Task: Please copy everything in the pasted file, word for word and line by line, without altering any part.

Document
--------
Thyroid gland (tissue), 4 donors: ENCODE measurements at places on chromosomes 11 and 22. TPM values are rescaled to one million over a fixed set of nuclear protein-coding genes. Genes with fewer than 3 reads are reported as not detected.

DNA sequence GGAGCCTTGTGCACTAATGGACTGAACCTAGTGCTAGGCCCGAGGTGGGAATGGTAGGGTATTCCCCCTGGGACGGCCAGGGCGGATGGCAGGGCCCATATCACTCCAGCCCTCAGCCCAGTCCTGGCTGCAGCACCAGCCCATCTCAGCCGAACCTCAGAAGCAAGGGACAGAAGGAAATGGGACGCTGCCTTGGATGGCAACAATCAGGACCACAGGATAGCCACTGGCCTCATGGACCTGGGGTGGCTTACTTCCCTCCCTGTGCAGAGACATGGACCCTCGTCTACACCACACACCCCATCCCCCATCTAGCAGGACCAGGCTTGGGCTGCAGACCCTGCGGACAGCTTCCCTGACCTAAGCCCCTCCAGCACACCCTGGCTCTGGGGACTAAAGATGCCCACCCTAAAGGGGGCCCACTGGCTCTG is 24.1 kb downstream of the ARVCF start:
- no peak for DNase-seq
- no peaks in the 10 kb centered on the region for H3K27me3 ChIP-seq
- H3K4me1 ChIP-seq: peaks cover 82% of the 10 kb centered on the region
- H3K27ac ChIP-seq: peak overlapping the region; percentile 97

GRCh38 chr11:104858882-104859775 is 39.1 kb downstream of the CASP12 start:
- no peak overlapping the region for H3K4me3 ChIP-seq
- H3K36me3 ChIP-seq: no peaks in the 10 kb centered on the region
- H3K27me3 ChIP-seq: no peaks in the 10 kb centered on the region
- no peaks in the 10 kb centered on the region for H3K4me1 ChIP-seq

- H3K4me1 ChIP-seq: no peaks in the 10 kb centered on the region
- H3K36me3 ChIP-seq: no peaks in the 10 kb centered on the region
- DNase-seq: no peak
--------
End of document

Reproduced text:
Thyroid gland (tissue), 4 donors: ENCODE measurements at places on chromosomes 11 and 22. TPM values are rescaled to one million over a fixed set of nuclear protein-coding genes. Genes with fewer than 3 reads are reported as not detected.

DNA sequence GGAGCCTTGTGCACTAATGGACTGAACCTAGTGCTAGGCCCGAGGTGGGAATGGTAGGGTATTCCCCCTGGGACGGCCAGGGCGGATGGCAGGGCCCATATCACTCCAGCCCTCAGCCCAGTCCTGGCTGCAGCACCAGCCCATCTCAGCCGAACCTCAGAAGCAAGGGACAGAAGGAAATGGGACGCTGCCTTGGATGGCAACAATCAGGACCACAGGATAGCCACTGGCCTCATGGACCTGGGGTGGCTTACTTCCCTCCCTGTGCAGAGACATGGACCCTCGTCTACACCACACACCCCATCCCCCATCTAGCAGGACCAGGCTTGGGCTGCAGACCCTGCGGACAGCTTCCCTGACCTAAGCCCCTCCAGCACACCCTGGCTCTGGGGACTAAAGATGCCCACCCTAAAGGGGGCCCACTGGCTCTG is 24.1 kb downstream of the ARVCF start:
- no peak for DNase-seq
- no peaks in the 10 kb centered on the region for H3K27me3 ChIP-seq
- H3K4me1 ChIP-seq: peaks cover 82% of the 10 kb centered on the region
- H3K27ac ChIP-seq: peak overlapping the region; percentile 97

GRCh38 chr11:104858882-104859775 is 39.1 kb downstream of the CASP12 start:
- no peak overlapping the region for H3K4me3 ChIP-seq
- H3K36me3 ChIP-seq: no peaks in the 10 kb centered on the region
- H3K27me3 ChIP-seq: no peaks in the 10 kb centered on the region
- no peaks in the 10 kb centered on the region for H3K4me1 ChIP-seq

- H3K4me1 ChIP-seq: no peaks in the 10 kb centered on the region
- H3K36me3 ChIP-seq: no peaks in the 10 kb centered on the region
- DNase-seq: no peak